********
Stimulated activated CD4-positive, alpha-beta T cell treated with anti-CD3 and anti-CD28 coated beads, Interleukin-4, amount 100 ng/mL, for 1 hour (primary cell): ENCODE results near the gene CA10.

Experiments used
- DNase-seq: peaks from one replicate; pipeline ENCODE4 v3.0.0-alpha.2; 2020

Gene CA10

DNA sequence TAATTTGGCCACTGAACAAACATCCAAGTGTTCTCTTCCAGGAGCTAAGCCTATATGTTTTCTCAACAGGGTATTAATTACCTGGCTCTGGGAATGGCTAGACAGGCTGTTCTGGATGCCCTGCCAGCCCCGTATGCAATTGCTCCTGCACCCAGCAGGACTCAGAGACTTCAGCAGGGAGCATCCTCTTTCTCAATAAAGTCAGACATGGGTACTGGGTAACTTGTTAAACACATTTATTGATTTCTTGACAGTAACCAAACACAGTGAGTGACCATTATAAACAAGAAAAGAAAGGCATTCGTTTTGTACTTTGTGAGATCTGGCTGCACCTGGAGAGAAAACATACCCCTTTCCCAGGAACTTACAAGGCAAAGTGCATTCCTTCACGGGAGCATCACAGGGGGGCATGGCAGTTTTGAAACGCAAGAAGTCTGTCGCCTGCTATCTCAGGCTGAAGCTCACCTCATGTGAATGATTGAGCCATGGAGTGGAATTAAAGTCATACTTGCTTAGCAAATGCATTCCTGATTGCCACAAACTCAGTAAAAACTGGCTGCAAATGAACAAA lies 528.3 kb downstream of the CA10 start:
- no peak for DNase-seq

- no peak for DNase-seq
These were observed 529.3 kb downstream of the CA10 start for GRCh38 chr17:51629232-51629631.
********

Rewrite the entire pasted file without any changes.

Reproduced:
Stimulated activated CD4-positive, alpha-beta T cell treated with anti-CD3 and anti-CD28 coated beads, Interleukin-4, amount 100 ng/mL, for 1 hour (primary cell): ENCODE results near the gene CA10.

Experiments used
- DNase-seq: peaks from one replicate; pipeline ENCODE4 v3.0.0-alpha.2; 2020

Gene CA10

DNA sequence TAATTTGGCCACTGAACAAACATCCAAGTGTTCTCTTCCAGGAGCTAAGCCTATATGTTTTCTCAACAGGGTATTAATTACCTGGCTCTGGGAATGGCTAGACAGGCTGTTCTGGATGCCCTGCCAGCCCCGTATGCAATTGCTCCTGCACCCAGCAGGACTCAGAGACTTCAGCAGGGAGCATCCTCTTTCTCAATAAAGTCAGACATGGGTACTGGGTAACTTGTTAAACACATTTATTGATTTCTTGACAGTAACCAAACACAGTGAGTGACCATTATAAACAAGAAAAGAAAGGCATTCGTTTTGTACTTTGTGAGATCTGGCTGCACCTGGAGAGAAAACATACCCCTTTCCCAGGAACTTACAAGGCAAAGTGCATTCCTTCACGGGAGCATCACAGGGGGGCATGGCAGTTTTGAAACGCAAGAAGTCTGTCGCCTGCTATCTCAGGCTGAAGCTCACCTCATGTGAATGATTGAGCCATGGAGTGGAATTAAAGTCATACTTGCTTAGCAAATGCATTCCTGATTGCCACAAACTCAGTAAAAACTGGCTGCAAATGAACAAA lies 528.3 kb downstream of the CA10 start:
- no peak for DNase-seq

- no peak for DNase-seq
These were observed 529.3 kb downstream of the CA10 start for GRCh38 chr17:51629232-51629631.